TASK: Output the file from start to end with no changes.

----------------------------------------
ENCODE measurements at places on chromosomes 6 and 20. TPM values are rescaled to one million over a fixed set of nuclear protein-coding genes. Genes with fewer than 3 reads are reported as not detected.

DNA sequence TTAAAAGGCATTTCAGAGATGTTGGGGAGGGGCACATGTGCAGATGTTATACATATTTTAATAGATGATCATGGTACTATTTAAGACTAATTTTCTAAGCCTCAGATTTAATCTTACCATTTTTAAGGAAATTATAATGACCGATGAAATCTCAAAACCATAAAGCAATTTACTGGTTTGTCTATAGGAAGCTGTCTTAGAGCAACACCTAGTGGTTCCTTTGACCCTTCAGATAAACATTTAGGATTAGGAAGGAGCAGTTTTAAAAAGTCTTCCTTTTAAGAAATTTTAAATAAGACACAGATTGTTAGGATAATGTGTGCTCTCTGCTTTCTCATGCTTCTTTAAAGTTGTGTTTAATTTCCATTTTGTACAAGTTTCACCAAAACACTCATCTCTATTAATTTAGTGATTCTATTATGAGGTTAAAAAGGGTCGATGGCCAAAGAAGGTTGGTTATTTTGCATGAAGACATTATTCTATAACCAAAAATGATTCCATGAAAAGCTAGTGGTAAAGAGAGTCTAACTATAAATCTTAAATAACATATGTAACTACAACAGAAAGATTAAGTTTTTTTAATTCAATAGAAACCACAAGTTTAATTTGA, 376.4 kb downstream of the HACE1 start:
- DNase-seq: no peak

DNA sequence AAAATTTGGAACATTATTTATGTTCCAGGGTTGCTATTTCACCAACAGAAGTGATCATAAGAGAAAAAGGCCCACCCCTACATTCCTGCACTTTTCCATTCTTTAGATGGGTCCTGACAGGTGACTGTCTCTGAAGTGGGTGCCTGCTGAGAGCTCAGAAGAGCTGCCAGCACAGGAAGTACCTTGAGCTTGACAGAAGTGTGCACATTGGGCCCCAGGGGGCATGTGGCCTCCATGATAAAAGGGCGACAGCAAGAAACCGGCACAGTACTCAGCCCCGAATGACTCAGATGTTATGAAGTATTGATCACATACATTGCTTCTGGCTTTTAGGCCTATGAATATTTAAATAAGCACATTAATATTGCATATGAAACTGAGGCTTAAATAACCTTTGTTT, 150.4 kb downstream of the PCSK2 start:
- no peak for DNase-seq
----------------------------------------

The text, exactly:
ENCODE measurements at places on chromosomes 6 and 20. TPM values are rescaled to one million over a fixed set of nuclear protein-coding genes. Genes with fewer than 3 reads are reported as not detected.

DNA sequence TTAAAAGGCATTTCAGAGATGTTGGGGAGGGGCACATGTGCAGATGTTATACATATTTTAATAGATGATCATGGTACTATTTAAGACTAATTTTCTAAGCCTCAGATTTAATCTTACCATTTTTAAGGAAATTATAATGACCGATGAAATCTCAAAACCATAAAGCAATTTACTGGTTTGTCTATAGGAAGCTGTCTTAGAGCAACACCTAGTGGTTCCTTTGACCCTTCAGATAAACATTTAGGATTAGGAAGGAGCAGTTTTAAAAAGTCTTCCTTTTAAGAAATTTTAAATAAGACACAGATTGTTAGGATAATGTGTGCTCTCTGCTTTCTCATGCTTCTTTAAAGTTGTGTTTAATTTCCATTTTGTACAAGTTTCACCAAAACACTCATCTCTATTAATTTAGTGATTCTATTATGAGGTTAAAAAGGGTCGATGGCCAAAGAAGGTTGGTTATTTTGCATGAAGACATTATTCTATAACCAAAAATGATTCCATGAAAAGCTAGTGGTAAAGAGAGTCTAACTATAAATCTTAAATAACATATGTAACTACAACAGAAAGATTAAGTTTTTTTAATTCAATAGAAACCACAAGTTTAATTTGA, 376.4 kb downstream of the HACE1 start:
- DNase-seq: no peak

DNA sequence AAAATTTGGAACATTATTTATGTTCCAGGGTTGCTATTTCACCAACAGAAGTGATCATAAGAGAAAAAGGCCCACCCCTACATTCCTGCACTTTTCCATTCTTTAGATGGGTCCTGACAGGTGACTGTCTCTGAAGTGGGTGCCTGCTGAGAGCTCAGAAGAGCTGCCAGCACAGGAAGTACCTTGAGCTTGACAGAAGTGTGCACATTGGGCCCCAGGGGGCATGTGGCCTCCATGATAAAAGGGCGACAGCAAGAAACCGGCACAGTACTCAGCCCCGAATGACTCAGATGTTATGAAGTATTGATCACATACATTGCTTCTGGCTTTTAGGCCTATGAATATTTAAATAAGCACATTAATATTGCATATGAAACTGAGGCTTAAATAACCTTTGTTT, 150.4 kb downstream of the PCSK2 start:
- no peak for DNase-seq